In part one of my conversation with Chicago Teachers Union President Karen Lewis, she discussed her views on Rahm Emanuel, Jean-Claude Brizard, Arne Duncan, and the longer school day. Below is an edited transcript of the rest of our chat, in which the former high-school chemistry teacher shares about her time at Dartmouth College, why she left the classroom for the CTU job, her thoughts on the poverty gap, and more.
CF: You left the classroom in June 2010 to take over the CTU. Were you growing weary of teaching?
KL: I was perfectly happy being a King High School chemistry teacher…. I had died and gone to teacher heaven. I had great relationships with my parents and my students. I felt completely supported by the administration and by my colleagues.
CF: Do you imagine yourself going back to be a classroom teacher?
KL: Yes. My term is up in 2013, and I’ll make a decision whether to run again.
CF: So tell me about your life before teaching and the union.
KL: I left Kenwood after my junior year and went to… Mt. Holyoke and [then] transferred to Dartmouth, just as it was going coed.
CF: What was your major at Dartmouth?
KL: I always say graduation. I don’t really remember Dartmouth that well. It was a really awful experience. I’m the only black woman in my class. So it was like being a complete and total pioneer…. I barely graduated…. I changed my major about every 15 minutes. But Dartmouth was an interesting experience. It just taught me that you have to persevere…. People did not want us there. The faculty and the students did not vote for coeducation; the trustees did, so there was a lot of hostility toward us.
CF: And then what?
KL: I got married right after graduation and moved with my first husband [since deceased] to Oklahoma…. His father and my grandmother grew up in a small black town in Oklahoma. They had known each other for years. I always say my first marriage was arranged because they got us together…. I met my second husband at school…. Now that one was really arranged because the kids got us together. I met him when I was teaching at Lane Tech….. He taught there for 30-some years.
CF: Your early work life?
KL: I worked in a variety of places… and then I decided I wanted to go to medical school, so I took all my classes over again, and I… went to medical school for two years here at UIC, hated every minute of it…. And I said, “Well, let me teach until I figure out what I want to do,” because I didn’t want to do what my parents did…. I just fell madly in love with teaching. I loved chemistry; I could explain it to kids who maybe struggle with math and science. I taught AP but also loved teaching regular…. I adore teenagers…. I found that [girls] were really good at [chemistry], and I think I was always shocked by this whole idea that girls aren’t as good at it as boys are. And a lot of girls told me it was because of stuff I told them [that they pursued science]…. My father [taught drafting and shop at Kenwood] was a proto-feminist. He did not see any difference between boys and girls…. We [Lewis has one younger sister] used to go to the All-Star game at Soldier Field. I was about eight, and I’d say, “Daddy there are no girls on the field.” “Oh, don’t worry about that, there will be girls playing when you get going.” He really believed that…. He taught me how to bat left-handed when I was a little kid because he said, “In the major leagues, right field is always shorter; you have an advantage.” I never knew I wasn’t going to play major league ball.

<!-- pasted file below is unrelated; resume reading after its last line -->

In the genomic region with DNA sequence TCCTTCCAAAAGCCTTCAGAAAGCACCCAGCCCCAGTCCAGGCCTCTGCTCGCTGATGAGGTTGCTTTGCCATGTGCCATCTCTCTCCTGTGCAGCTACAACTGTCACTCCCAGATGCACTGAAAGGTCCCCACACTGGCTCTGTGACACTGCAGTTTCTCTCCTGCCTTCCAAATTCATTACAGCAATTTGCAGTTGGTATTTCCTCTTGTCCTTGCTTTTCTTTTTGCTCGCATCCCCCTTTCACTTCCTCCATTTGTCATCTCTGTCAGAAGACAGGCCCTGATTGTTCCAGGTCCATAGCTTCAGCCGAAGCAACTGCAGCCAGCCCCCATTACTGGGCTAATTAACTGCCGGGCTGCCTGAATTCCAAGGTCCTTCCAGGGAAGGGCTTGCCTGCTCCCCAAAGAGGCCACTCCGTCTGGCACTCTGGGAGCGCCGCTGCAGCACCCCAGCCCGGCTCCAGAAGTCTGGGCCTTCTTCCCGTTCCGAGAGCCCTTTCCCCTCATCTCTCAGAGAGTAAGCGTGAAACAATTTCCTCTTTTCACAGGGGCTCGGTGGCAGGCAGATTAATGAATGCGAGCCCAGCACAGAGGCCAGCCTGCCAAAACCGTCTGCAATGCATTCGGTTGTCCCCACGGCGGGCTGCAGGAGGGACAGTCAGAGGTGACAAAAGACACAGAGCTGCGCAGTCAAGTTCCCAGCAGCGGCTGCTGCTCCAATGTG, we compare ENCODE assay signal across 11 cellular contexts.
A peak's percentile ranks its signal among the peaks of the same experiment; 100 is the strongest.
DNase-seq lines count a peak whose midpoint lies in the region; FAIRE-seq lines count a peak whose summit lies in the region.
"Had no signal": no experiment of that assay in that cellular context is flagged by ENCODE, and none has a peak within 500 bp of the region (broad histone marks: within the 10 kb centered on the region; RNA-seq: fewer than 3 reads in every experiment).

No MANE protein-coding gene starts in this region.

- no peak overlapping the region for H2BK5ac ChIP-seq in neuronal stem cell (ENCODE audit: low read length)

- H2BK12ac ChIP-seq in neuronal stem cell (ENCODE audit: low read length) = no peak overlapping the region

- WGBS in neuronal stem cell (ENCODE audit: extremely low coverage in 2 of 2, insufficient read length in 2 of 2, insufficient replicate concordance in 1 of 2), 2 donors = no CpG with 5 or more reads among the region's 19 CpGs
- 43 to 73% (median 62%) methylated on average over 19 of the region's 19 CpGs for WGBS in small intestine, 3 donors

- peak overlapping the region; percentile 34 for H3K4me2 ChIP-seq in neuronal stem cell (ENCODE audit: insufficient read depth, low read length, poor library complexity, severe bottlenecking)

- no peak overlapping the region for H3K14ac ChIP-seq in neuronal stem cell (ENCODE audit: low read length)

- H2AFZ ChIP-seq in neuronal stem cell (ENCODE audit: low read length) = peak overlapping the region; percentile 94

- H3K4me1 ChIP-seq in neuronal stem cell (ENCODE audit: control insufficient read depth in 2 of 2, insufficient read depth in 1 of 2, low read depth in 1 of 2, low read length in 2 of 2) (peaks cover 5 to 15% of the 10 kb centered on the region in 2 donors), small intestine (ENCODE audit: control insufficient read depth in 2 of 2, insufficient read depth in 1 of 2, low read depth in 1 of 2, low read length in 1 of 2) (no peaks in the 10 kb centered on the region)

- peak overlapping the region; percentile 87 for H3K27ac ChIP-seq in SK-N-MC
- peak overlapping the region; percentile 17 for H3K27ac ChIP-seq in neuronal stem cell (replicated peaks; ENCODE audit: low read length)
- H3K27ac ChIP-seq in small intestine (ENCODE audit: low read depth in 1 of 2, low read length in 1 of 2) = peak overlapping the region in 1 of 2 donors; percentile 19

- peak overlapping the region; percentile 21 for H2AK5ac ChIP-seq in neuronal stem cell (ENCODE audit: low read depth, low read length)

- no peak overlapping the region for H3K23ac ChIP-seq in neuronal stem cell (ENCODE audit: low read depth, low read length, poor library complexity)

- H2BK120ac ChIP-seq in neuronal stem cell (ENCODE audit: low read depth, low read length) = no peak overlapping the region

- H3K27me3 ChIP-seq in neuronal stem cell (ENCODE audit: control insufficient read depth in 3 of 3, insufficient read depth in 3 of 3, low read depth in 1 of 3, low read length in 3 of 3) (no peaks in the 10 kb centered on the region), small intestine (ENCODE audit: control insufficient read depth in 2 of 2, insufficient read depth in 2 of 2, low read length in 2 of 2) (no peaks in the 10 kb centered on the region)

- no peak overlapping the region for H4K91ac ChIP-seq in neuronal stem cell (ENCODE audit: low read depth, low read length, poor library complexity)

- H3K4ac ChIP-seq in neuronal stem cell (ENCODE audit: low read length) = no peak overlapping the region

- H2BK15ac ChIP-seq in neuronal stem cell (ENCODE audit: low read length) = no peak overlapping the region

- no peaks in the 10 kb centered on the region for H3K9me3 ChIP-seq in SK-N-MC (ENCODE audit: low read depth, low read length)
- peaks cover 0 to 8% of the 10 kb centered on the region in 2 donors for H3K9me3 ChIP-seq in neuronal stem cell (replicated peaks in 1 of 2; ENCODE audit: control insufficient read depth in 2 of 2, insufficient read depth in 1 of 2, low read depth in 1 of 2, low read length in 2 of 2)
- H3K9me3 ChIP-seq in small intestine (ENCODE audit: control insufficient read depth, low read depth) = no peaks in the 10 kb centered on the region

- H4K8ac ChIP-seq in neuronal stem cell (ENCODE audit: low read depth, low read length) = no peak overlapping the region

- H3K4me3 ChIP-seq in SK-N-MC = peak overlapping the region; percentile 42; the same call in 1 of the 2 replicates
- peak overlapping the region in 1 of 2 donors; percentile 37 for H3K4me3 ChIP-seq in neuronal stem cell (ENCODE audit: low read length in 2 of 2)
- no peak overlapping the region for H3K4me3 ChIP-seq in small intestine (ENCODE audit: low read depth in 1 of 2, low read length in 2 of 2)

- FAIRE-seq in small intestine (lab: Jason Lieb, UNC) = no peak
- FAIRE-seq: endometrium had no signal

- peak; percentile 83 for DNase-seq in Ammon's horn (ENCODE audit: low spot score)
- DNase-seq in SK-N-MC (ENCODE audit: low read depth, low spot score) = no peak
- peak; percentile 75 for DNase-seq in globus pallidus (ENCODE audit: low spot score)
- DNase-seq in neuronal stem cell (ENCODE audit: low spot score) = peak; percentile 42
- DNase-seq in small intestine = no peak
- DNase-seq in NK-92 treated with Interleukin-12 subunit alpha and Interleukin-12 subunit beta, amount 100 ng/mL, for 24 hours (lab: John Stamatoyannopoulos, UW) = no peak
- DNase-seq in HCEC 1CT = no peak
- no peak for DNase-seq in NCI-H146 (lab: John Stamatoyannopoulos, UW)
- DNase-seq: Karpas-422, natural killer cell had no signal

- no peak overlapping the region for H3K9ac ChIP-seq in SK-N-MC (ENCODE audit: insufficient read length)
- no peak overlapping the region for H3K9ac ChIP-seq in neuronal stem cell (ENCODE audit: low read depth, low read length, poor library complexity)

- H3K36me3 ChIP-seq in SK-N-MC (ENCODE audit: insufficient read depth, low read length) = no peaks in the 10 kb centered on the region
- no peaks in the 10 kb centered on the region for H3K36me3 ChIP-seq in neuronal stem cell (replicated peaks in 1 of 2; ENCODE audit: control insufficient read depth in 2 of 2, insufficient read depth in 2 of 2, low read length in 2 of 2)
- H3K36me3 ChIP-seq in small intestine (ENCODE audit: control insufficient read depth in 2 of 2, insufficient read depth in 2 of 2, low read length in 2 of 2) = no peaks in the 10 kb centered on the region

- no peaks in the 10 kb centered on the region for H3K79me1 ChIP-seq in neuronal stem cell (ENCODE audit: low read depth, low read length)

CF: So how did you end up out of the classroom and in the Union job?
KL: At Lane [she taught there for 15 years] I ran for and won election to the local school council. It was a very frustrating experience because the teacher voice was absolutely dismissed; there was an agenda that was already there…. I ran for the associate delegate job when it came open. And then I eventually became the delegate at Lane, and there were some things that I would see… that were not good for kids, and I also saw this whole trend of starting to blame teachers for everything. I also saw that there was more and more added to teachers’ plates, but I didn’t see the support to come along with it.
CF: What’s a typical day like for you? How many days a week do you work?
KL: A 12- to 16-hour day is what I’m working right now…. If I get a Sunday off, I’m all excited…. Plus, I do tons of reading and trying to keep up with all the latest in policy…. [Like] Diane Ravich’s book… She’s very clear about the effects of poverty on children, and it’s so disingenuous to me that the people here don’t want to deal with [it]… They say, “No excuses.” This has given them an excuse not to address the issues of poverty…. We’re talking about an achievement gap, but we don’t want to talk about the poverty gap…. I went to… a [all-teachers] book club…. We were doing some readings by professors here who were actually looking at this path of school closings…. and it turns out it’s a real estate issue. It’s not an issue of the schools are bad. There were areas that were being gentrified throughout the city, so they started closing schools in these areas, and then we see this pattern nationwide…. Chicago’s the incubator for a whole bunch of madness, so we decided that we had to do something about it, and we approached the union and said, “What are you doing?” We would just like the union to come out to the school closing hearings, and nobody was there…. [The hearings] were so perfunctory. You know the decision’s already been made, so the parents sort of beg for their schools…. Nobody from the board there, other than somebody who looked 15 and said, “I’m representing the CEO.” No board members… no union members….. Our group started going to all these school closing hearings, and going to all the charter school opening hearings and testifying…. We wanted to move our union in a much more organizing model as opposed to just a straight business model. ….We said, “Well maybe we should consider an electoral strategy.” I’d been elected as a member of the executive board [of the CTU]…. I never worked here. I didn’t want to work here. I just wanted to see change in the schools. I also saw this huge trend of bullying principals, of just running roughshod over people and frightening teachers…. When I first started teaching, teachers were very outspoken, and they would advocate for kids and advocate for a better curriculum…. Then, all the sudden, I just started seeing fear because principals were like, “I will fire you.”